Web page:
Fonterra directors say a 10c/kg milksolids boost in added-value earnings has been wiped by a fall of 10c/kg in the commodity milkpowder price, so it is keeping the forecast total payout at $4.55/kg for this season.

The NZ dollar's exchange rate against the US dollar has strengthened significantly since the opening forecast for milk payout in the 2010 season was announced in May.

That initial payout assumed an exchange rate of around US59c.

But the NZ dollar overnight hit its highest level against the greenback in nearly 10 months, US66.33c, before dropping back to US65.90c.

Fonterra chairman Henry van der Heyden said the stronger kiwi was putting a downward pressure on the milk price: "We've been hurting, with the kiwi dollar up around US65c".

The cooperative has previously offered a rule of thumb of each US1c movement in the exchange rate affecting earnings to the equivalent of NZ10c/kg in the payout, with a stronger NZ dollar bringing lower payouts, in NZ dollar terms.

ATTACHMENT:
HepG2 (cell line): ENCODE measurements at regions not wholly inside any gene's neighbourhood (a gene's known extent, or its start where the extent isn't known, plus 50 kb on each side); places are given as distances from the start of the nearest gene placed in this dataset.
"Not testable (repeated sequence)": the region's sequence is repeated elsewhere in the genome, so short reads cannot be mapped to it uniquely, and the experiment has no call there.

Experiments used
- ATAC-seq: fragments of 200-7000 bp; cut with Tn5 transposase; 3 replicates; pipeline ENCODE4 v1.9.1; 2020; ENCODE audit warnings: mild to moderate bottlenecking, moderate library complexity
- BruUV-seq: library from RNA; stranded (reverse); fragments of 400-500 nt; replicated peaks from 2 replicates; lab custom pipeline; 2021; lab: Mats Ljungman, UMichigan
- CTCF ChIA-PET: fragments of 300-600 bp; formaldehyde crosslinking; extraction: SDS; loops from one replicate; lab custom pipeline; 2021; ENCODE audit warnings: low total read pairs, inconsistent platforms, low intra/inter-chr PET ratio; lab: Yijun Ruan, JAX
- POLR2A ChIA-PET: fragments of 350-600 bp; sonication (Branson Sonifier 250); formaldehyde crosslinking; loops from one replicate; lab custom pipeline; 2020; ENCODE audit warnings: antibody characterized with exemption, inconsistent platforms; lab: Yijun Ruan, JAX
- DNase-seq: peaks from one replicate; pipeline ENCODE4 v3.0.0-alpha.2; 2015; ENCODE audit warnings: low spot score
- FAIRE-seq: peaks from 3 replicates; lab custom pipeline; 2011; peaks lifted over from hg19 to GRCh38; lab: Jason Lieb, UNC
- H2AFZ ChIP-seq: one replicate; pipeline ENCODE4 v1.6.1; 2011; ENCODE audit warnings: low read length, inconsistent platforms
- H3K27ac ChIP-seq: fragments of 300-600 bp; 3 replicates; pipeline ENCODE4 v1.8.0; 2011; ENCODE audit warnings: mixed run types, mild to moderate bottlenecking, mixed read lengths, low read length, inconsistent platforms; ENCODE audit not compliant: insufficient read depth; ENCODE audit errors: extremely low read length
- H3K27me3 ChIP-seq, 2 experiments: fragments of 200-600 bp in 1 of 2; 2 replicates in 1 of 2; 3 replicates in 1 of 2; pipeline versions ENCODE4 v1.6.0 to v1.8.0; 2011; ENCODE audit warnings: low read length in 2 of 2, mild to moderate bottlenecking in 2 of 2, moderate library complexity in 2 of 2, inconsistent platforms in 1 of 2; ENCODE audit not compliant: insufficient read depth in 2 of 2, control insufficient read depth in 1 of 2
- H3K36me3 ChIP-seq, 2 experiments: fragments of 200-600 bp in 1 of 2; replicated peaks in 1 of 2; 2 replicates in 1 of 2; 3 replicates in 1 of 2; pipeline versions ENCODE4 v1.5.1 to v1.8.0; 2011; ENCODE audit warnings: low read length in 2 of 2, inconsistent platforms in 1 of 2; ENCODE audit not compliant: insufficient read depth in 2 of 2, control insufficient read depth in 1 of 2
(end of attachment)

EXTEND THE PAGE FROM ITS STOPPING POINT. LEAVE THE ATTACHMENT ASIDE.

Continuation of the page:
Mr van der Heyden said there were tentative signs of strengthening demand and firming prices for some products in international markets.

This had been taken into account in calculating a new forecast milk price - largely based on commodity milkpowders - of $4/kg instead of the initial estimate in May of $4.10.

"The fall in our milk price forecast would have been larger if we hadn't seen what are some early and encouraging signs in international markets," he said.

The cooperative's chief executive, Andrew Ferrier, said a 22 per cent lift in the other part of the payout-- the added value component based around fast-moving consumer goods and specialised ingredients - raise it from 45c to 55c.

Mr van der Heyden said the volatile NZ currency and continued uncertainty in international dairy markets had made forecasting difficult.

Cold and wet winter weather which has retarded pasture growth, and reduced farmer spending on their businesses because of tight cashflows, mean Fonterra has lowered its projections for milk supply in the current 2010 season.

The announced payout for the 2009 season of $5.20/kg remained on track and will be confirmed in September.